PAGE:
A supremely calming and utterly tranquil publication, The Travel Almanac is one of those magazines that give you a supreme sense of Brûléism. Tyler Brûlé, erstwhile editor of Wallpaper and now editor-in-chief of lifestyle bible Monocle, espouses a certain international effortlessness. Equally knowledgeable about Japanese food, Uruguayan politics and thousand-count Djiboutian cotton sheets, Brûlé roams the globe in search of the crème de la crème of products and services, and reports on it with a tonality that is somewhere between Vogue and the Economist. It’s tremendously seductive, and somehow has the power to calm even the most nervous traveller; in essence, it’s ideal train reading. The Travel Almanac takes the Brûlé tone, strips it of the smugness and adds in a much-needed layer of artistic appreciation. Interviews range across the creative spectrum from Berlin gallerist Javier Peres to NYC creative Terence Koh, by way of bigger names like David Lynch and James Murphy; all are united by their reminiscences of travel, and all are presented in a beautifully bound and printed object which radiates luxury and magic. The Travel Almanac spirits you away to a hidden world of ryokans, Polaroids and travel moccasins; it’s tremendously seductive while retaining a perfectly judged air of aspiration. For me as a print fetishist, it’s the apogee of the craft, and a must-have object to accompany late-summer voyages. I look forward to much more from this indie Berlin publication.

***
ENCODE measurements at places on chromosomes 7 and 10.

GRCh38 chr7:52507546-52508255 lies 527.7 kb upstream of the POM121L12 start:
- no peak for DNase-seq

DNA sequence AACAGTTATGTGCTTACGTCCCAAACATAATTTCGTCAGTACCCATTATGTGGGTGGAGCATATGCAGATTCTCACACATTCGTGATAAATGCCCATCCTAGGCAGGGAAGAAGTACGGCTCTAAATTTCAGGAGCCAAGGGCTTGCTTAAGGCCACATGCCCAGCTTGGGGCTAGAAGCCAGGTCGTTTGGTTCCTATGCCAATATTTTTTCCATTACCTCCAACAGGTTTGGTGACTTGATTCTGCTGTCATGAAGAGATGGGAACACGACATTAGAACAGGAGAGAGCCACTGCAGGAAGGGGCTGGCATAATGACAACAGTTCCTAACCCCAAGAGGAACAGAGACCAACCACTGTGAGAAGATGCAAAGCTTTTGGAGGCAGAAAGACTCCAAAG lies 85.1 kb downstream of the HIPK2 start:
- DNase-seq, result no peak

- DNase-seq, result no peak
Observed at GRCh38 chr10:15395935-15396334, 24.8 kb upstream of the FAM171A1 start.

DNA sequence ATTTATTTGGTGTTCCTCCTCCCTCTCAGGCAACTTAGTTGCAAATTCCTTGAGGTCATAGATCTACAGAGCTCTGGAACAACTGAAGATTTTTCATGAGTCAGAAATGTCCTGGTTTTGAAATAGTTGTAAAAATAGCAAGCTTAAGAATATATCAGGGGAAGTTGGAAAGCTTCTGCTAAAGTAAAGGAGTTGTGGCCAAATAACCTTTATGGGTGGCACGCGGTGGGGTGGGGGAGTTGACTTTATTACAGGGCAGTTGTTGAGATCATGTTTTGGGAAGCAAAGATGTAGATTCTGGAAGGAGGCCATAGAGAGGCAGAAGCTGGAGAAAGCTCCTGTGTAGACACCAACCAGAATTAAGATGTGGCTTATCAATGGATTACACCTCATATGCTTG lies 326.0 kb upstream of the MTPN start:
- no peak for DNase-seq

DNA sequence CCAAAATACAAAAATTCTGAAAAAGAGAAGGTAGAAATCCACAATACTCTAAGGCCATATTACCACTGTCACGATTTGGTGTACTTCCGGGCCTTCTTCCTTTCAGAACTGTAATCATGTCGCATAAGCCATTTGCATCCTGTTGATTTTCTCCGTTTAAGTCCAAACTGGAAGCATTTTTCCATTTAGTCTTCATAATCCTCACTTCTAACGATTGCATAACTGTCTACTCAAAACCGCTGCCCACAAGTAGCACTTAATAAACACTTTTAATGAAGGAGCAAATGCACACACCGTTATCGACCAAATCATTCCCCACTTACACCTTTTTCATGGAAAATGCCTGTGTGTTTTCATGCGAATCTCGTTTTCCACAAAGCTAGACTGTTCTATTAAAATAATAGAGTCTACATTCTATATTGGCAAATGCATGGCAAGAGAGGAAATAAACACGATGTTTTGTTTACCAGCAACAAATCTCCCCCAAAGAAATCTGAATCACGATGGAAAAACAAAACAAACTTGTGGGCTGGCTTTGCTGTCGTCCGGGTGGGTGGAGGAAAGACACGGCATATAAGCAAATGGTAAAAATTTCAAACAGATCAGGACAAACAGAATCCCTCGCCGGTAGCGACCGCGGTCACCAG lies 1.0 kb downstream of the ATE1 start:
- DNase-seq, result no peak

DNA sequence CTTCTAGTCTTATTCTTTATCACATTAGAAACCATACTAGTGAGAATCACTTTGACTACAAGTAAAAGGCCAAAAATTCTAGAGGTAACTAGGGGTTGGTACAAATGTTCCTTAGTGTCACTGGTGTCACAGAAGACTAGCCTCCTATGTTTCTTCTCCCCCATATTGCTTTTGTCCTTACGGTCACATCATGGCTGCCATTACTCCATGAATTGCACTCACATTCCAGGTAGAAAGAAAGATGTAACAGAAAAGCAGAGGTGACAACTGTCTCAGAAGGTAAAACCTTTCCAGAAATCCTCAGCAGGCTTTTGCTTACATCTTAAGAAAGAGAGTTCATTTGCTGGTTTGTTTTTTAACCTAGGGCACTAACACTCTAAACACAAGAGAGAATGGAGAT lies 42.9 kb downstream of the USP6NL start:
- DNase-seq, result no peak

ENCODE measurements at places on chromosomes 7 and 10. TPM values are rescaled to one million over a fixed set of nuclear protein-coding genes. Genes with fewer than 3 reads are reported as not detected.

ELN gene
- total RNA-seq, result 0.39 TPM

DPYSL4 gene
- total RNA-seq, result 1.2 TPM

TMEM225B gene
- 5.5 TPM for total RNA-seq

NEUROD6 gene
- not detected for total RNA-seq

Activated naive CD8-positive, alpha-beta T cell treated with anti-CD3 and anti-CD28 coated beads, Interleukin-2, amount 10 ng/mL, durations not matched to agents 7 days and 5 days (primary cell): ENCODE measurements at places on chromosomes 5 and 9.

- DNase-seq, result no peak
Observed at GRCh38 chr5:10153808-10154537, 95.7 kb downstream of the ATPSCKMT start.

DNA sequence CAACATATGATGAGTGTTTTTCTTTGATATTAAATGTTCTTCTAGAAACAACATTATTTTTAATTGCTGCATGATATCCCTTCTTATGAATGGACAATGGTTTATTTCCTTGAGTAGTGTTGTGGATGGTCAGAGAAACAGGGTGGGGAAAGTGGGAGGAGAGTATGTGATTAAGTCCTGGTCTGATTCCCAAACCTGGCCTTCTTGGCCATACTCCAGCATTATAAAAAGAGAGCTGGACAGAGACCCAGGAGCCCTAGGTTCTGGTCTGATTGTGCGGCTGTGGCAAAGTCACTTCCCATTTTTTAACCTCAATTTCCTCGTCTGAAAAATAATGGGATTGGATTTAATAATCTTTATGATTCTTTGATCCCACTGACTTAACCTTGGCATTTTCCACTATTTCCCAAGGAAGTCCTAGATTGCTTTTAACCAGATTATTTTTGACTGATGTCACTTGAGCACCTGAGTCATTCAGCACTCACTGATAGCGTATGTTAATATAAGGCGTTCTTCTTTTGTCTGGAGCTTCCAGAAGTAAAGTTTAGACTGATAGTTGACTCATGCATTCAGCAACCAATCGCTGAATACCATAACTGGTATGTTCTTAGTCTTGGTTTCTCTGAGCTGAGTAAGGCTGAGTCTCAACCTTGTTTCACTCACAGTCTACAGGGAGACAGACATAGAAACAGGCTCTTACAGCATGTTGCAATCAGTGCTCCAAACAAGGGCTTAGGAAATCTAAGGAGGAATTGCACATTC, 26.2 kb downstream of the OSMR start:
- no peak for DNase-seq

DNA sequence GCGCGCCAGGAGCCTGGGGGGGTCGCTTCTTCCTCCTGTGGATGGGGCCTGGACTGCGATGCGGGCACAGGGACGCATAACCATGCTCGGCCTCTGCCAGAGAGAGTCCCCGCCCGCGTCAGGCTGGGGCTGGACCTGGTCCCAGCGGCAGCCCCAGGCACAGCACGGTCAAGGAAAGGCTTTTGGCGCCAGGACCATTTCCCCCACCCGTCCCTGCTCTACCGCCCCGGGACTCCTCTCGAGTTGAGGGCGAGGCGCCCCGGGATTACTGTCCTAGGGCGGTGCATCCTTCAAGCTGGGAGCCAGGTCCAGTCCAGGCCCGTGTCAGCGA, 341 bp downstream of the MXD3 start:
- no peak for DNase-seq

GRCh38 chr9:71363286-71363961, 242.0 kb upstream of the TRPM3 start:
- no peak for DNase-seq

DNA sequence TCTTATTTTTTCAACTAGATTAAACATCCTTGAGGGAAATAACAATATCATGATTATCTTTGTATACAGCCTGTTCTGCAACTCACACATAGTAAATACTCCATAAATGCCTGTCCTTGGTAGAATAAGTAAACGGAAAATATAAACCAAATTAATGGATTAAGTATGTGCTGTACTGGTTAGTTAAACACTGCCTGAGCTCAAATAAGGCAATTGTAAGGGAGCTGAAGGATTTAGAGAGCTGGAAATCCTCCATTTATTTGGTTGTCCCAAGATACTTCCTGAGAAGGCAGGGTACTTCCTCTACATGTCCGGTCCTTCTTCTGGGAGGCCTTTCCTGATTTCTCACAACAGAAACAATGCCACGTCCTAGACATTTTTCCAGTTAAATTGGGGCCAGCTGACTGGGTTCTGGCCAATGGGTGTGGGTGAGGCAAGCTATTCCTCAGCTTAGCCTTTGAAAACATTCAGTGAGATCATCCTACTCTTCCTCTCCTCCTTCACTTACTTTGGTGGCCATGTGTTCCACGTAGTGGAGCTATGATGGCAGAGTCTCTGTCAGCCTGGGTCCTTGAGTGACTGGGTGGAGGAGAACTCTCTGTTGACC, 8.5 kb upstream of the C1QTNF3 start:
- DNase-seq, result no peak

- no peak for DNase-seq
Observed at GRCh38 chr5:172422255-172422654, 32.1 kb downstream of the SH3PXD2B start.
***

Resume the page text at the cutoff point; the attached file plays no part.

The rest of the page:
Now that we’re all permanently engaged with the digital world, the idea of a bookshop seems rather quaint. I guess it is, in a way. However, in my mind, there’s nothing that beats the smell of a well-stocked bookstore, and ArtWords is just that. With the recent demise of fashion magazine emporium RD Franks and the loss of Borders’ much-loved browsing stands, it seems good ol’ WHSmith and a brace of independent newsagents are the best place to sate your glossy, thick-stocked, exotic magazine fix – but ArtWords, tucked away on Shoreditch’s Rivington Street and on hipster Mecca Broadway Market – is my idea of paradise. Dealing in all the visual arts and disciplines, ArtWords stocks only the most beautiful and thought-provoking books. For me, however, it’s the magazine selection that shines – Every international edition of all the glossies like Vogue, L’Officiel and Elle mingle with London’s cutting-edge titles like Oh Comely, Little White Lies and Notion. The selection is vast, and utterly inspiring – even as a magazine fetishist, I’ve barely read, let alone heard of half of the titles they stock. ArtWords brings to mind one of those 18th-century curiosity shops, filled with delights, but reminds that the international publishing scene of the 21st-first century is still flourishing, rich and alive. Without doubt, it’s worth an hour of your time to explore.
ArtWords, 22 Broadway Market, E8 4QJ & 65a Rivington St, EC2A 3QQ